For the Boy in the Gift Shop

"The Seed, Or Grace of God, is small in its first Appearance, even as the Morning Light; but as it is given Heed to, and obeyed, it will increase in Brightness, till it shine in the Soul, like the Sun in the Firmament at its Noon-day Height." Elizabeth Bathurst, 1655-1685

It is 2016 and I am standing in the middle of a classroom at Portland State University.  It is the second annual Portland Public Schools Gay-Straight Alliance Summit, and I'm setting up the powerpoint on the projector as I hear the shuffle of feet start to move through the ceiling above me.  Less than a minute later, the door to the classroom nervously creeks open, a high school student pokes their head through.  I look up, smiling.  "Are you looking for the LGBTQ history workshop?"  The student nods vigorously, "yeah!"

"Well you are in the right place! Come on in!"

The student smiles and opens the door wider to reveal more students behind them, and they all begin to file into the seats that form a circle around the projector.  

I make a little conversation with an adult volunteer who is also in the room, and check the room at the appointed hour.  It is pretty full, with a variety of middle school and high school students, I still can't help but smile.  I dig into my right pocket and pull out my presentation remote.

"Welcome everyone!", the door flings open again with a student who looks a little out of breath.

"Come on in there are a few chairs right over here! We are just getting started!"

"Thank you all for coming,  before I start I'd love to get to know who is in the room, so if we could go around the circle and do our names, pronouns, and why we came to this workshop."

As the circle proceeded, most gave an answer that they simply wanted to know more about the topic.

"Ok well I heard a lot of you say you wanted to learn something new, and I am pretty sure I can do that at least one time today."  We all share a short laugh, and I click the button on the remote in my palm.

I went on to start painting a picture for them, and watch them connect in a new way to what had always been within them...

It is July 2006, and I step off a tour bus, sweaty, into an entirely too humid day in Washington D.C.

I'm with over a hundred other high school students, or soon-to-be high school students.  It was the summer before I would start as a freshman at Gladstone High School.  I'm part of a group of students from around the country, all having been recommend by our teachers to go on this week long People to People Leadership program in the capitol.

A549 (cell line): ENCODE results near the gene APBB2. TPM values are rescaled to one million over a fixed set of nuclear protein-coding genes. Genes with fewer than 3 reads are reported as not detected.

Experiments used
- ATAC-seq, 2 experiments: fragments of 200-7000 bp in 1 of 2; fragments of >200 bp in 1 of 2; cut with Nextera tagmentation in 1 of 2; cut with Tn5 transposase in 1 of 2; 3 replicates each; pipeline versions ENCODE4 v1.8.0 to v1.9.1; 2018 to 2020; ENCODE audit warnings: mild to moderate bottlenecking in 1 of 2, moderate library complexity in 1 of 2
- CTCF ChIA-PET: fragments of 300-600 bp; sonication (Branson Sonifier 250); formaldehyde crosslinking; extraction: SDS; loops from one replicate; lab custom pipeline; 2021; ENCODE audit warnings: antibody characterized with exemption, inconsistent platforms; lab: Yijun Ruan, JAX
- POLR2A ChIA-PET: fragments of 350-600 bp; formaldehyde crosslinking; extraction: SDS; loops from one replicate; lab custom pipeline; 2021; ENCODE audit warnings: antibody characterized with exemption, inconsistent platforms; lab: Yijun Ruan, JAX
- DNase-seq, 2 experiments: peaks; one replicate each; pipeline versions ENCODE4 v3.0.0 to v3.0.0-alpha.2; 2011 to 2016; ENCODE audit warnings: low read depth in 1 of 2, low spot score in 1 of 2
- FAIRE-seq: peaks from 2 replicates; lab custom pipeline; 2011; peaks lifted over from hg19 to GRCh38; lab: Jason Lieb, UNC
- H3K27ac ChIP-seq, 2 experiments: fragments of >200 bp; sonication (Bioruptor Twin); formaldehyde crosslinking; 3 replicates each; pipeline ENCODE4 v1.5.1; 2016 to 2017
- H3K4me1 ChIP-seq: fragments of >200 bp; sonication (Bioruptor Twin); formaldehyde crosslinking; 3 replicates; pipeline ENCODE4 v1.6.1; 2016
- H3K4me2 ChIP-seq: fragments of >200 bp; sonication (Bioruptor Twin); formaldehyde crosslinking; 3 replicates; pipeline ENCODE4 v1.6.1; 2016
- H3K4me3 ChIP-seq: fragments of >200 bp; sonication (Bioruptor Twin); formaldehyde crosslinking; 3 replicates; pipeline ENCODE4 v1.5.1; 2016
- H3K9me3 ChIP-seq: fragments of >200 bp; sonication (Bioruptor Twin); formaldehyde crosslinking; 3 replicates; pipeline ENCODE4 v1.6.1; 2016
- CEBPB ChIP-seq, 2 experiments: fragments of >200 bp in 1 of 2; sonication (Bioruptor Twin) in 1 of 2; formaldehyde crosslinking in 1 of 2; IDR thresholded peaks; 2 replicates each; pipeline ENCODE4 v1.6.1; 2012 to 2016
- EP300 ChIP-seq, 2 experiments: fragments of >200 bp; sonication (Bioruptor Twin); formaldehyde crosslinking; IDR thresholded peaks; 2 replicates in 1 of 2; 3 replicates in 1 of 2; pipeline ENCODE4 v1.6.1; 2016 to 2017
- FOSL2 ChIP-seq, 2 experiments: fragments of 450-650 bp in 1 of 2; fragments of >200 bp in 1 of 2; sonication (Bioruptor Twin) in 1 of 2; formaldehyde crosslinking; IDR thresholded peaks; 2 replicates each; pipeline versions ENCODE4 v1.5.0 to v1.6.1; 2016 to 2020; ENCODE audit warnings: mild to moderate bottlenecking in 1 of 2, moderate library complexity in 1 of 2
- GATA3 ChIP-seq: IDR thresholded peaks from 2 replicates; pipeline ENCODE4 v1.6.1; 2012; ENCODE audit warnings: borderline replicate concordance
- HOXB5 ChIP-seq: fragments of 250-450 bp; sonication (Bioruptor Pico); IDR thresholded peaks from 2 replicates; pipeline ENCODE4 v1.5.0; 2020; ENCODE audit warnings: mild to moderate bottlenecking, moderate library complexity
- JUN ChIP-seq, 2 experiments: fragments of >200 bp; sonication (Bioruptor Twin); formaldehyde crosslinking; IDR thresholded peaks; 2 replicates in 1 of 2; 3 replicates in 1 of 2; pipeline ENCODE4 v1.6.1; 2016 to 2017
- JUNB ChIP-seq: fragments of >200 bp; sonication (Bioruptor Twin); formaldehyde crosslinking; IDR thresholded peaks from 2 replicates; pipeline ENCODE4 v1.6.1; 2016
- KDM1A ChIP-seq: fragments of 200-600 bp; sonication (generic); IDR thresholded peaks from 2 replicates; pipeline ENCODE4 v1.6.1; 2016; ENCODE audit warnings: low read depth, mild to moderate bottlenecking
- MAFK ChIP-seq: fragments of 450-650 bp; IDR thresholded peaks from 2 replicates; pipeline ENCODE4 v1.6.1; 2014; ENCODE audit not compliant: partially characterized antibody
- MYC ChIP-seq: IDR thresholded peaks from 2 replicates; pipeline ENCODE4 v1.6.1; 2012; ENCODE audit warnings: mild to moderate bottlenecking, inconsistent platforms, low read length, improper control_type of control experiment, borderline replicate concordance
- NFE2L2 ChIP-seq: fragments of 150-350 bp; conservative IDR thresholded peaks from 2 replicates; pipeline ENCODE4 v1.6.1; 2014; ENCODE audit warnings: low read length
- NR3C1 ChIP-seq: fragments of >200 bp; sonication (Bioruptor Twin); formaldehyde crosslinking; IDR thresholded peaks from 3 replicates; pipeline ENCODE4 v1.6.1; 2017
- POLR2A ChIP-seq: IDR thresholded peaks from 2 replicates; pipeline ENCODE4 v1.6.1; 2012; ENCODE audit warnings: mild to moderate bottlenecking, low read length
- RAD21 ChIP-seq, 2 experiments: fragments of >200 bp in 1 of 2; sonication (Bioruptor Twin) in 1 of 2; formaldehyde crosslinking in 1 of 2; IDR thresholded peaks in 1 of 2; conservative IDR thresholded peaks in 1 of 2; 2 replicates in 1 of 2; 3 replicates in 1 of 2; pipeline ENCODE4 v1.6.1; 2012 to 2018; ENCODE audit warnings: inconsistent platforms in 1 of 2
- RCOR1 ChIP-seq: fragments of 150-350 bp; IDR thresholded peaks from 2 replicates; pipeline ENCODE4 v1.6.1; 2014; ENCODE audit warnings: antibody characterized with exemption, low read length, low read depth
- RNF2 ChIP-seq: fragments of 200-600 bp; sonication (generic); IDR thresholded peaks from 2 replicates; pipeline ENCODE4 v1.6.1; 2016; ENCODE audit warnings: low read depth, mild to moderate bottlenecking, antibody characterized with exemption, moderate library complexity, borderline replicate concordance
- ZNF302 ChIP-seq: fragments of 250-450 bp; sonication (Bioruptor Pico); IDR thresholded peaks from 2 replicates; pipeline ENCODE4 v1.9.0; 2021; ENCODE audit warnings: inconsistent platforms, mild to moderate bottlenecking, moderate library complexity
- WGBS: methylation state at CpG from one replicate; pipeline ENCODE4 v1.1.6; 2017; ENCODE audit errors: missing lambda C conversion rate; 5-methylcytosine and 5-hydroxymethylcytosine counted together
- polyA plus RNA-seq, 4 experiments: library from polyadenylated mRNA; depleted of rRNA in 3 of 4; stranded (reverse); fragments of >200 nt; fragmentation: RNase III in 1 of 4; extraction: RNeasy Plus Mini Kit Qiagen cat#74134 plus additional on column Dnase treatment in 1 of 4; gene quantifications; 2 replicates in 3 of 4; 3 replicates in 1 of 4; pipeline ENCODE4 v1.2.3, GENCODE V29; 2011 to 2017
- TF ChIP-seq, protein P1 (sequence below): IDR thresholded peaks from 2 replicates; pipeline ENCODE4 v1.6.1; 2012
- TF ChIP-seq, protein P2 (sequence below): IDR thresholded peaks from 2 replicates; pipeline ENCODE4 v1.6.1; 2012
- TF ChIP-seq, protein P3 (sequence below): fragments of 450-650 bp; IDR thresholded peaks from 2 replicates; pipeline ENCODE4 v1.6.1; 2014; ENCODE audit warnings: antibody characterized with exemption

To say that I was awkward and extremely uncomfortable in my own skin at this point, would be a tremendous understatement.  More than the normal awkwardness of teenage years, I hated the feelings that I had inside my heart.  I hated the attractions that would not go away.  I completely hated myself.

I hated that I was...that word.   

Even while holding that inside, I could still manage a facade well enough.  The group had spent a lot of time visiting monuments and Smithsonian museums for the first few days, but today's stop on the itinerary was the Holocaust Museum.  The time would not be so structured here, and we were invited to move through the museum at our own pace.  

I felt like I knew a lot about World War 2, and was familiar with general facts and a rough timeline of the Holocaust.  Even with that though, I would not be prepared for what would hit me as I went through the halls.  

There is something about being in front of a pile of hundreds of boots from people who were systematically annihilated, that can not be known by just reading about them.  I felt fear move through my body even being around instruments of death and inhumanity that had not been touched for decades.  The worst though, was when I came face to face with a picture in an exhibit of a particular line of men in a concentration camp.

On their miserable uniforms, was sown an upside down pink triangle.

I read the bit of information about why they bore that mark, and felt a soul sickening chill.  I looked back up at the picture, and could not move my eyes away.  I made my way quickly to a bathroom and locked the door to a stall in the far end, and was overcame with grief. 

How could such hatred be in this world? What had these men done deserve this kind of death? Love other men? 

After some time, the flow of tears started to slow.  

No.  The world can be different than this.  I feel responsibility for a world that can be good.  

I exit the restroom and return to the place in front of the photograph, and look again.  

For the first time I let myself feel something that I had been denying.  These people were of me, and I was of them.